Erhard Scholz, in his article "Felix Hausdorff and the Hausdorff edition" writes the following:
"Hausdorff considered the contemporary attempts to secure axiomatic foundations for set theory as premature. Working on the basis of a 'naive' set theory (expressedly understood as a semiotic tool of thought), he nevertheless achieved an exceptionally high degree of argumentation."
I have some questions regarding the above quote:
Is there anything to Hausdorff's view that the attempts to secure axiomatic foundations for set theory were premature (of course modern set theorists have, by their actions, essentially said 'no', but it still might be interesting to reconsider the question)? I take the term "premature" to mean that axiomatizing a certain area of mathematics 'freezes' mathematical practice in that area for critical analysis, such as producing independence results and that Hausdorff's view (possibly) was that the attempts of his contemporaries to secure axiomatic foundations for set theory were premature in that current mathematical practice regarding set theory was not mature enough to provide adequate axiomatizations (of course Godel's results show that any attempt to axiomatize set theory might arguably be 'premature').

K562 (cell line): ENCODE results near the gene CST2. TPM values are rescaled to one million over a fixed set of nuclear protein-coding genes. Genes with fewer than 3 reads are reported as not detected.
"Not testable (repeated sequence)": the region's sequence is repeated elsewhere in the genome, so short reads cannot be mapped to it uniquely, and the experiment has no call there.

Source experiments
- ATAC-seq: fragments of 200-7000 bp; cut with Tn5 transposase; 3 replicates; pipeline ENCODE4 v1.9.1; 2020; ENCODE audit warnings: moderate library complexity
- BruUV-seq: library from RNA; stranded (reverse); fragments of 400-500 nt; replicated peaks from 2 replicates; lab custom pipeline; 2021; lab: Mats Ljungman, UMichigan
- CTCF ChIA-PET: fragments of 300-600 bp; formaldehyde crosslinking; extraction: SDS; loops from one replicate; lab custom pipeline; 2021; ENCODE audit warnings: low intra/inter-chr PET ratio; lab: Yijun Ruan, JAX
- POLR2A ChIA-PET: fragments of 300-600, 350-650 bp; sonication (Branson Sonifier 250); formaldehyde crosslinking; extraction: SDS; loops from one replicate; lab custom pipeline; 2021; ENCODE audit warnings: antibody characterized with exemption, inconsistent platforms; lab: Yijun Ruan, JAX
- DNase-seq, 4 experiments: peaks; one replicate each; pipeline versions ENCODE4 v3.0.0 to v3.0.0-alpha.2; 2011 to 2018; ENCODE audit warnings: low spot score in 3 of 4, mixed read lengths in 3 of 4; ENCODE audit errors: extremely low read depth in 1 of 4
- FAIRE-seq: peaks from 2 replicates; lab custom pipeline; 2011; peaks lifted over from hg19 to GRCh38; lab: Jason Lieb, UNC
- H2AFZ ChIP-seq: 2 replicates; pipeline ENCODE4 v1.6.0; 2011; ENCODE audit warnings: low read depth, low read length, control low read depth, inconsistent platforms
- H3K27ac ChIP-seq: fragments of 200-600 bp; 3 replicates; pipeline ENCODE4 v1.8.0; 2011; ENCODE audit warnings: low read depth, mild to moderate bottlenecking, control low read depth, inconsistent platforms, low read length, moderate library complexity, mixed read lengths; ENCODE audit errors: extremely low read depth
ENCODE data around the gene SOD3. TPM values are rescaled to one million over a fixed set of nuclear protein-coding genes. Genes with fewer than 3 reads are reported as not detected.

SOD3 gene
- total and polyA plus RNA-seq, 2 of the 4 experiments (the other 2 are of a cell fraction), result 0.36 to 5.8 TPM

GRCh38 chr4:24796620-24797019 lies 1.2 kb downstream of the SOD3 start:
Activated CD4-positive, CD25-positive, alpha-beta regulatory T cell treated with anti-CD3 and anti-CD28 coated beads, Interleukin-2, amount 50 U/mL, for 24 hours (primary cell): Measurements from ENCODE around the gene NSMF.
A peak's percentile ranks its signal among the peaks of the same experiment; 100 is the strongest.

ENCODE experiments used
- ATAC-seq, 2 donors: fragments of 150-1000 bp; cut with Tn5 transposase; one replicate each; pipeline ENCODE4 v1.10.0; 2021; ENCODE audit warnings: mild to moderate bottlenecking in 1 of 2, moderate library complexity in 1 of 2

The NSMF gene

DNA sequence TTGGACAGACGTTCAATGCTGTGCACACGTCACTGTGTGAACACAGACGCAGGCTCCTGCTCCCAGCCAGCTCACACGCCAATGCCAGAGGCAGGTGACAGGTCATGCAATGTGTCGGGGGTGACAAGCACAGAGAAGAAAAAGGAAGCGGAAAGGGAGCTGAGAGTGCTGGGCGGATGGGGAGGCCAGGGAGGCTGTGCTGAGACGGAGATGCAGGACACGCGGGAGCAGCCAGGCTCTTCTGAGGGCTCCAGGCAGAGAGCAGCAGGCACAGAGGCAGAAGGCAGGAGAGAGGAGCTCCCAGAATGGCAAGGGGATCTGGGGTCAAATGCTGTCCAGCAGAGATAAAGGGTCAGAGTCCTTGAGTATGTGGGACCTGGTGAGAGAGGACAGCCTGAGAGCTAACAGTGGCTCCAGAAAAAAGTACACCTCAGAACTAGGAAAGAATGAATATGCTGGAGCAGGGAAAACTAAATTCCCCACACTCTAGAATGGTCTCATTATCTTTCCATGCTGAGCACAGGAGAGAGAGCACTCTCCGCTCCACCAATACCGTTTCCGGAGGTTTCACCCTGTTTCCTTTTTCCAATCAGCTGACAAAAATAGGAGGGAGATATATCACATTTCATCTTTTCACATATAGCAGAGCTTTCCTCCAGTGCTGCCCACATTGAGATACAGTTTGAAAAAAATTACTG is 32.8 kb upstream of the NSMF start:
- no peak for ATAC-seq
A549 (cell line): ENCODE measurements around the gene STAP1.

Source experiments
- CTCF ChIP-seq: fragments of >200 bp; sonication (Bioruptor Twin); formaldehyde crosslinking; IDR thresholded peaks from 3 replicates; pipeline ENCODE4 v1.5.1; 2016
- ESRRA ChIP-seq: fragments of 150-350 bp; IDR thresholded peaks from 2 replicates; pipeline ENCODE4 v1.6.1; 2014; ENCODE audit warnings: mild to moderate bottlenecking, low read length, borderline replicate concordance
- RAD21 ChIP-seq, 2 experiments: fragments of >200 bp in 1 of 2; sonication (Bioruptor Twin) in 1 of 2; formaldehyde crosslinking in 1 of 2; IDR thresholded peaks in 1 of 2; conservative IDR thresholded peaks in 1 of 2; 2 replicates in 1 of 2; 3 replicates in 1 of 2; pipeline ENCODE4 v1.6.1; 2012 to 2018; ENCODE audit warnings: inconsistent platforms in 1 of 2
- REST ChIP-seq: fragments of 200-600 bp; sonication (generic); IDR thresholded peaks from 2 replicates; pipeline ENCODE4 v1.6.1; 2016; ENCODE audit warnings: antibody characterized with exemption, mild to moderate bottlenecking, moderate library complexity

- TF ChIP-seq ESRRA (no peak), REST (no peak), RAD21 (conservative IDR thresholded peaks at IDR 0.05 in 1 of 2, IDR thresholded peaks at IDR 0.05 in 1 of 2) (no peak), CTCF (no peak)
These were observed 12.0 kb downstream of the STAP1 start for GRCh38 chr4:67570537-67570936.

If Hausdorff worked in a 'naive' set theory "expressedly (Scholz's term) understood as a semiotic tool of thought" (whatever that means), how did he resolve the paradoxes in his 'naive' set theory?
Can one adequately resolve the paradoxes of naive set theory (Russell's, Burali-Forti, and Cantor's, etc.) via semiotics and if so, why is no one seeming to work in this 'reformed' naive set theory?